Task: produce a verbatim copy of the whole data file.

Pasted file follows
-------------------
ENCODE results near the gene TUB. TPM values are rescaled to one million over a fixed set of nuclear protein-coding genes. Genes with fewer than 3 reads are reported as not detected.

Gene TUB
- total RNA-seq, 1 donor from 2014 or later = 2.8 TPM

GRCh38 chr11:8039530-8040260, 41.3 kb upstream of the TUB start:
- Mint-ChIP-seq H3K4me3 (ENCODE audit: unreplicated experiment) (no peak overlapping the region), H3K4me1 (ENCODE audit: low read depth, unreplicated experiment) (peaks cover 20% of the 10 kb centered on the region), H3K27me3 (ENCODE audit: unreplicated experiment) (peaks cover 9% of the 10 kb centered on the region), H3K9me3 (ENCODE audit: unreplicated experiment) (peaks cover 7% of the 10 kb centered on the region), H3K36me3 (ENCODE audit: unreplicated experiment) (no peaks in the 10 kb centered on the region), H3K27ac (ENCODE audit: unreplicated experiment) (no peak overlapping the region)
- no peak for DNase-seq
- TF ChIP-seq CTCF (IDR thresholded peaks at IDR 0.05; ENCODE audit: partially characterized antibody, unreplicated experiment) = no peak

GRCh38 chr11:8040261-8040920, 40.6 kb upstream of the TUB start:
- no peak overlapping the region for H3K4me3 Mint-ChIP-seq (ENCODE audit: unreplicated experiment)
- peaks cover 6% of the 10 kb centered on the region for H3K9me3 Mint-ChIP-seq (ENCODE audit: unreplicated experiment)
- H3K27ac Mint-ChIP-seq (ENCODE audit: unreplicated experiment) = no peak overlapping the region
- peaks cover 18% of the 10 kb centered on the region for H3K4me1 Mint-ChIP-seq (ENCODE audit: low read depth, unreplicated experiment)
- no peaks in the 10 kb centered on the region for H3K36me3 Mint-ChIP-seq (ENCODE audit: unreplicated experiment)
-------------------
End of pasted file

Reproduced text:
ENCODE results near the gene TUB. TPM values are rescaled to one million over a fixed set of nuclear protein-coding genes. Genes with fewer than 3 reads are reported as not detected.

Gene TUB
- total RNA-seq, 1 donor from 2014 or later = 2.8 TPM

GRCh38 chr11:8039530-8040260, 41.3 kb upstream of the TUB start:
- Mint-ChIP-seq H3K4me3 (ENCODE audit: unreplicated experiment) (no peak overlapping the region), H3K4me1 (ENCODE audit: low read depth, unreplicated experiment) (peaks cover 20% of the 10 kb centered on the region), H3K27me3 (ENCODE audit: unreplicated experiment) (peaks cover 9% of the 10 kb centered on the region), H3K9me3 (ENCODE audit: unreplicated experiment) (peaks cover 7% of the 10 kb centered on the region), H3K36me3 (ENCODE audit: unreplicated experiment) (no peaks in the 10 kb centered on the region), H3K27ac (ENCODE audit: unreplicated experiment) (no peak overlapping the region)
- no peak for DNase-seq
- TF ChIP-seq CTCF (IDR thresholded peaks at IDR 0.05; ENCODE audit: partially characterized antibody, unreplicated experiment) = no peak

GRCh38 chr11:8040261-8040920, 40.6 kb upstream of the TUB start:
- no peak overlapping the region for H3K4me3 Mint-ChIP-seq (ENCODE audit: unreplicated experiment)
- peaks cover 6% of the 10 kb centered on the region for H3K9me3 Mint-ChIP-seq (ENCODE audit: unreplicated experiment)
- H3K27ac Mint-ChIP-seq (ENCODE audit: unreplicated experiment) = no peak overlapping the region
- peaks cover 18% of the 10 kb centered on the region for H3K4me1 Mint-ChIP-seq (ENCODE audit: low read depth, unreplicated experiment)
- no peaks in the 10 kb centered on the region for H3K36me3 Mint-ChIP-seq (ENCODE audit: unreplicated experiment)